Meek Mill's attorney says possible bail hearing scheduled

Meek Mill's attorney says possible bail hearing scheduled

Following an initial reaction posted to Facebook calling the sentence "unjust and heavy handed", Jay-Z wrote an op-ed for the New York Times on Friday morning, discussing the entire Meek Mill situation and giving his thoughts on the criminal justice system.

Yesterday, there were reports that the rapper has been granted a bail hearing, but later reports indicated that the prisons made a clerical error thus, Meek Mill will continue to serve his time.

Earlier this month, Mill, whose real name is Robert Rihmeek Williams, was sentenced to up to four years in prison for a probation violation from a 2008 gun and drug case.

Here's everything we know about the judge at the center of Meek Mill's case. Mill's case is another example of how the judicial system unjustly treats "hundreds of thousands of black people", constantly following and trapping them back into prison, according to Jay-Z. Earlier today, Billboard reported that the Philly spitter, who's now serving what Jay-Z deemed an "absurd" 2-4 year sentence for probation violations, would get a November 27 bail hearing to potentially be freed while his case was being appealed. "For about a decade, he's been stalked by a system that considers the slightest infraction a justification for locking him back inside", the 47-year-old father of three writes.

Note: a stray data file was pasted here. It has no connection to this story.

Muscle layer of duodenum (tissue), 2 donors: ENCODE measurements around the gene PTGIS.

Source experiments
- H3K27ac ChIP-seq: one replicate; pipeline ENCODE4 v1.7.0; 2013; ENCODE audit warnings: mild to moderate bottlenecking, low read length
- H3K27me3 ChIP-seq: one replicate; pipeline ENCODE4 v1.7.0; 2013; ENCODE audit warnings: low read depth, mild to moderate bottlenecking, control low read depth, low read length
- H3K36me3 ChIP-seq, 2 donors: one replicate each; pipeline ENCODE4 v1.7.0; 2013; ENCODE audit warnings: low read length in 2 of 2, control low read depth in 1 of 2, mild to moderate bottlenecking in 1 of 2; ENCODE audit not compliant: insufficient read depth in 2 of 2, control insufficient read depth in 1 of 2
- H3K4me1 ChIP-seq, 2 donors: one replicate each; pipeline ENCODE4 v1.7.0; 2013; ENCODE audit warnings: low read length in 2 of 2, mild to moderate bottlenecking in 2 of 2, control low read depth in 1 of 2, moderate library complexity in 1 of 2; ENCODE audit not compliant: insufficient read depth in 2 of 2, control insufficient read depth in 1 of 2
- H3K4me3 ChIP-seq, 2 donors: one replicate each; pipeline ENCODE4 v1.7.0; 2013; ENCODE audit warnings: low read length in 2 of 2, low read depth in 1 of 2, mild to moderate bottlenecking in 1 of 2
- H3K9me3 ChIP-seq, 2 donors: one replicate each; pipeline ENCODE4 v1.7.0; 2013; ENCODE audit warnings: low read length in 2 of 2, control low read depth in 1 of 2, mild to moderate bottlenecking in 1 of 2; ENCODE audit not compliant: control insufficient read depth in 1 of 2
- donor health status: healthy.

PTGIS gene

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He added, 'Instead of a second chance, probation ends up being a land mine, with a random misstep bringing consequences great than the crime. On Saturday morning, TMZ reported that Meek was moved to another prison entirely, and was moved out solitary and into general population. "You basically thumbed your nose at me".

On Tuesday, Meek Mill requested "the recusal of Judge Brinkley from considering and ruling on [his sentence] and from any further adjudicatory role in this case", recent court documents read, per Billboard.

Highlighting the prejudice against black people in the criminal justice system, Jay-Z wrote that one-third of Americans on parole or probation in 2015 were black. "He's there because of arrests for a parole violation, and because a judge overruled recommendations by a prosecutor and his probation officer that he doesn't deserve more jail time".

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